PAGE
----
While chiefs tried to arrange restitution Cherokee warriors launched a series of retaliatory raids on frontier settlements. South Carolina's Governor claimed the raid were because the Cherokee had switched sides to the French instead not because they were upset over the treatment of their fellows. The Governor raised an army of 1,100 man army and marched on the lower Cherokee settlements. The Cherokee were stunned and quickly surrendered turning over 29 chiefs as hostages, executing two warriors accused of murder. The British left, but the Cherokee were furious.
1760 - 62 - The Cherokee War exploded. Settlers were massacred at Long Canes and a militia unit was attacked and beaten near the Broad River. The Cherokee attacked Fort Prince, where the Cherokee hostages were being held and killed the forts commander. The new commander killed all the hostages and held off the attack. Lesser outposts were not as fortunate though and the war expanded beyond the Governors resources. He appealed to the British commander in North America (who despised Native Americans). The French were defeated so the whole British army was available to bring against the Cherokee. In May they did just that. Under Montgomery 1,200 Highlanders and Royals were sent to the Carolinas. The war did not go well for the British who met with ambush and defeat when he attempted to push into Cherokee territory. Eventually Montgomery was replaced by Colonel James Grant. Grant ignored Cherokee attempts to make peace, enlisted the Catawba scouts and captured 15 middle Cherokee towns. Grant destroyed the Cherokees food supply. Facing starvation the Cherokee negotiated a peace with South Carolina in September which ceded most of their eastern lands in the Carolinas.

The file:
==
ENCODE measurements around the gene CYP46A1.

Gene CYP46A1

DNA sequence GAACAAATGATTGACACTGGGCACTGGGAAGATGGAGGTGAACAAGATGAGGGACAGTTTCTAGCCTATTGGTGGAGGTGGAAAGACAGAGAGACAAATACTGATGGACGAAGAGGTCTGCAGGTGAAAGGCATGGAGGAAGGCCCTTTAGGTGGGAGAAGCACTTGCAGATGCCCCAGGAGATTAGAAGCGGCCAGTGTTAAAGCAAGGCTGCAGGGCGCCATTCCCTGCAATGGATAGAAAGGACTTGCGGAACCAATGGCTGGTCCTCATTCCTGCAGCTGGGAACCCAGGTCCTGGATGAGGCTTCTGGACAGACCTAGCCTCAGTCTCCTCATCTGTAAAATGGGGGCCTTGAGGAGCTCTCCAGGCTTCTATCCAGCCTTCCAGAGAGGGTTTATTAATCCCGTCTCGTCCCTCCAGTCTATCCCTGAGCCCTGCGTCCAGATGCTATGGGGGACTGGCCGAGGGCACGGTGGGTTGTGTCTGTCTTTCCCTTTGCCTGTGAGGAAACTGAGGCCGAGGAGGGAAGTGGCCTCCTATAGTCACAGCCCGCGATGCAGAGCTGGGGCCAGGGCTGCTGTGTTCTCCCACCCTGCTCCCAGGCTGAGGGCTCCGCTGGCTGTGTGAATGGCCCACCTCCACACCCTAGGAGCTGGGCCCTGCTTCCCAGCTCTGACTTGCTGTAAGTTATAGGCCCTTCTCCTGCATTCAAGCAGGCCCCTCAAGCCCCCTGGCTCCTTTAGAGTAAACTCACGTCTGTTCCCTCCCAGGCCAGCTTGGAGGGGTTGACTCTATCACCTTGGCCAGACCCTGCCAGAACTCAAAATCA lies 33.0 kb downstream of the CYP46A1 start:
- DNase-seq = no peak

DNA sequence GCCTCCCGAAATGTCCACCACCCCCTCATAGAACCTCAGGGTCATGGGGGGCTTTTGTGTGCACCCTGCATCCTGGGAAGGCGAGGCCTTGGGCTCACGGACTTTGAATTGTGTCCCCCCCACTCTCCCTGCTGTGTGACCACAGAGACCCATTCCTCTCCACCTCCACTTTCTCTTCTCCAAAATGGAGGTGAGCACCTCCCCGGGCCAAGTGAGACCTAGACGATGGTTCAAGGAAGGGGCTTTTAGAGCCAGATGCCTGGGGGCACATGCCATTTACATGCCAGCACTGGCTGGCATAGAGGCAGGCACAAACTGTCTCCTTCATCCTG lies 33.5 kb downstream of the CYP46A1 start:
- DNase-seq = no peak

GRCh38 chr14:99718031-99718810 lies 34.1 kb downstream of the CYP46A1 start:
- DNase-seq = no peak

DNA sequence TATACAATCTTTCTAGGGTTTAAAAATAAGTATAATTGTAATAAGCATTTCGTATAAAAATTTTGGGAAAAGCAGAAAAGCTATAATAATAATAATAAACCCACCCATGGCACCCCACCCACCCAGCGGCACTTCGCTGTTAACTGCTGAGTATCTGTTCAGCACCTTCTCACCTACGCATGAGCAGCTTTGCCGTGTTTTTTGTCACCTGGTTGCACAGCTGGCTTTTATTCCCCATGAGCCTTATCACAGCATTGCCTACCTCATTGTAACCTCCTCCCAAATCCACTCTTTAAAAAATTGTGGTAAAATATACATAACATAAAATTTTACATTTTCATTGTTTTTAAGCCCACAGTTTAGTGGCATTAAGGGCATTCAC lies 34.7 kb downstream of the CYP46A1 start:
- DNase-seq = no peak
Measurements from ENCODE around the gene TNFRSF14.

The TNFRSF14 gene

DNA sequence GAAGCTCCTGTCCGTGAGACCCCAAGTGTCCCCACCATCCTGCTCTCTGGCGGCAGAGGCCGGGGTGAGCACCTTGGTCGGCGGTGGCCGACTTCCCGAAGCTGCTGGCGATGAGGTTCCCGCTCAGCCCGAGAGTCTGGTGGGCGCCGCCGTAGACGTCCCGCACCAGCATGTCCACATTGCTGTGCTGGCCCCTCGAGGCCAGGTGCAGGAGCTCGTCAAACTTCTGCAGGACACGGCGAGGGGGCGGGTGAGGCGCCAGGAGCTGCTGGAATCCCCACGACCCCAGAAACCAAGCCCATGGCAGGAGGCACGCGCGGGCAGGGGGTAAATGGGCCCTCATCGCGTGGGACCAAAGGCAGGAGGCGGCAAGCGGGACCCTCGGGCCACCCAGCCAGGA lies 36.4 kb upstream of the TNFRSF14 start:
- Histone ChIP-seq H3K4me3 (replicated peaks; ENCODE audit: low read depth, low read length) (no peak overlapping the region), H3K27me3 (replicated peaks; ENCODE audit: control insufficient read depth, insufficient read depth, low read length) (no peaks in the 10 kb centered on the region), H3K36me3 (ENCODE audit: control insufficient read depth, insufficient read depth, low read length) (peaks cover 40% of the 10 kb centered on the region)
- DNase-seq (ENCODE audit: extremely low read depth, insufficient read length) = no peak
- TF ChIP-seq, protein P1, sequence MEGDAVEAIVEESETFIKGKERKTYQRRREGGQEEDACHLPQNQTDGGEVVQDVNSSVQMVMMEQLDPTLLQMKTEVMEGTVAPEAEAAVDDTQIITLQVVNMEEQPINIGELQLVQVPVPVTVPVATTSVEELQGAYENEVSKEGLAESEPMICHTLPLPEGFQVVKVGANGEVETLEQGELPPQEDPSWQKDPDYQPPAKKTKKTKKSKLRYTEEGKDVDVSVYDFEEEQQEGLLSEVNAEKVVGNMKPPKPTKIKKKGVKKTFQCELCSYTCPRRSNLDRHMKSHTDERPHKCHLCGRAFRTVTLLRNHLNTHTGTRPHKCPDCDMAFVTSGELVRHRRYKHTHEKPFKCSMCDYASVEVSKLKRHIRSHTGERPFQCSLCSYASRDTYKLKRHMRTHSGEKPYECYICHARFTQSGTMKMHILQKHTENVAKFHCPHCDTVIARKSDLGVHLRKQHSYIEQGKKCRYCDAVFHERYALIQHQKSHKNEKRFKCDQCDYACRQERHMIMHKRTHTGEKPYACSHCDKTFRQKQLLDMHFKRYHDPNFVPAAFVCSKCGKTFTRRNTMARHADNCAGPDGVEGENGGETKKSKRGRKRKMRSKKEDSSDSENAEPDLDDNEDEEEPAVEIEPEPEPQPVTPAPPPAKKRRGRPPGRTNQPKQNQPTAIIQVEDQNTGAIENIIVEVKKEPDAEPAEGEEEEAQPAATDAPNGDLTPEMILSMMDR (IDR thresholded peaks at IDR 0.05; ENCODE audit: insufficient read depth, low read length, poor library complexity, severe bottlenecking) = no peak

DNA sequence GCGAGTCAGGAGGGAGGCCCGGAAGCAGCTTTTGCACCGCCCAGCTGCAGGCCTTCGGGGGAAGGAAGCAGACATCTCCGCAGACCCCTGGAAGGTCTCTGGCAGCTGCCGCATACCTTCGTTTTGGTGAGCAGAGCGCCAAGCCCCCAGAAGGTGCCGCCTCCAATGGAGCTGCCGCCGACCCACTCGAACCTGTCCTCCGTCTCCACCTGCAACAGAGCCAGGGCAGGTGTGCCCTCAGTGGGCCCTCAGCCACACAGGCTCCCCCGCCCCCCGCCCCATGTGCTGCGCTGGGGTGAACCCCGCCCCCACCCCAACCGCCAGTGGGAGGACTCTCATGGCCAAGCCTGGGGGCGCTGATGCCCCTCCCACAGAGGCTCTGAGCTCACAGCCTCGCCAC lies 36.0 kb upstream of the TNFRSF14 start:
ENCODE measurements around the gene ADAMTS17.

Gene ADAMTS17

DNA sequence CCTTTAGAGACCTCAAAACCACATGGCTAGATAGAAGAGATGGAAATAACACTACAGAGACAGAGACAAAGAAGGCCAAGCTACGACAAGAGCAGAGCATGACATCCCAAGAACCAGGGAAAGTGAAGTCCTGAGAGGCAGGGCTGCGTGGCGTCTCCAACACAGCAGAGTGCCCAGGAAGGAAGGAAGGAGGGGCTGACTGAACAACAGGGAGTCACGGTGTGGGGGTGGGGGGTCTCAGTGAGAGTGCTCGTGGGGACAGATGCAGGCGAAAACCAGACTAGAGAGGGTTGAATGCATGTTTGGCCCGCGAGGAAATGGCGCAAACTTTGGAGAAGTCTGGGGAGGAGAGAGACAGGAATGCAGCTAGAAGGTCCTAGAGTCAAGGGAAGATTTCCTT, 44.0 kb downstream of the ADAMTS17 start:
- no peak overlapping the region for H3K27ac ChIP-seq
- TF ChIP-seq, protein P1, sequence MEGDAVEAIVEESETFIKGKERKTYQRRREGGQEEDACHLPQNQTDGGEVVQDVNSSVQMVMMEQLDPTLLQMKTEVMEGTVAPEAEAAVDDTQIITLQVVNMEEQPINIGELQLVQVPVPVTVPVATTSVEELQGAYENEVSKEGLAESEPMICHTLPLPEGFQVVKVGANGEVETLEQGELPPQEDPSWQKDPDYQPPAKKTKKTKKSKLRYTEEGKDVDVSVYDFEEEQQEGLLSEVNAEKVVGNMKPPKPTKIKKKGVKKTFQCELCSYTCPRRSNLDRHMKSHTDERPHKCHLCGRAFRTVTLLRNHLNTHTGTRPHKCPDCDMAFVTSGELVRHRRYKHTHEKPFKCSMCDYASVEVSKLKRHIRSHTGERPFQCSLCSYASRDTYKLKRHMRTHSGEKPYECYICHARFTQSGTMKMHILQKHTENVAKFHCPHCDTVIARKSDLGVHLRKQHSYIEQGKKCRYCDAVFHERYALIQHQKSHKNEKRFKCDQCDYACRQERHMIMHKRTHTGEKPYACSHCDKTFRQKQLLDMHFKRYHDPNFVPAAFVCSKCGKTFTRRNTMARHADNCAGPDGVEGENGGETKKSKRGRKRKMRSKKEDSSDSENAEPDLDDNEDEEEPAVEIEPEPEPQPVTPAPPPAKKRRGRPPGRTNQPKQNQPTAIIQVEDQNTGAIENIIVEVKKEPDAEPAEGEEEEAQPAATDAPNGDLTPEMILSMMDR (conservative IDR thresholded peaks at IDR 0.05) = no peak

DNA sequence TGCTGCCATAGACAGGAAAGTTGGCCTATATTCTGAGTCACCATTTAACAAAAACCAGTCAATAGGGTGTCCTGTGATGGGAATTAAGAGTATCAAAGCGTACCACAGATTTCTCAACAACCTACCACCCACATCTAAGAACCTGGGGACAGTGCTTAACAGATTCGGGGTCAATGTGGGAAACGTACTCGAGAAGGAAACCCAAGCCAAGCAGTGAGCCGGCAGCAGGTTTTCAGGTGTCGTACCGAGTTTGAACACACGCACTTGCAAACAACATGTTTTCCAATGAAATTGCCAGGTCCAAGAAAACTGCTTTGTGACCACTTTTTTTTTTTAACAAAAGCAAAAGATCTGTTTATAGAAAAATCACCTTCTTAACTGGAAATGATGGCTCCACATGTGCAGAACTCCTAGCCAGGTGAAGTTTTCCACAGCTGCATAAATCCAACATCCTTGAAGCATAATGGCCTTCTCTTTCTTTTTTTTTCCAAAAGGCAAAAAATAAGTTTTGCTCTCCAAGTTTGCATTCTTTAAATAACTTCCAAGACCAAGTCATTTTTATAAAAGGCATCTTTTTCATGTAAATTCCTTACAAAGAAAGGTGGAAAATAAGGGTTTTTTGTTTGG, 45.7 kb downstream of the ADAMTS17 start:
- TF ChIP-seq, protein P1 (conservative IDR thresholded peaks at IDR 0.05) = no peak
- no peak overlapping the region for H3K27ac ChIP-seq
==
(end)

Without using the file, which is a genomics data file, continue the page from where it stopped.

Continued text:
Thus the occupation of the Greenville County area by white settlers began in earnest.
The Listings data contained on this website comes from various participants of The Multiple Listing Service of Greenville, SC, Inc. Internet Data Exchange. IDX information is provided exclusively for consumers' personal, non-commercial use and may not be used for any purpose other than to identify prospective properties consumers may be interested in purchasing. The properties displayed may not be all the properties available. All information provided is deemed reliable but is not guaranteed. © 2023 Greater Greenville Association of REALTORS®. All Rights Reserved. Last Updated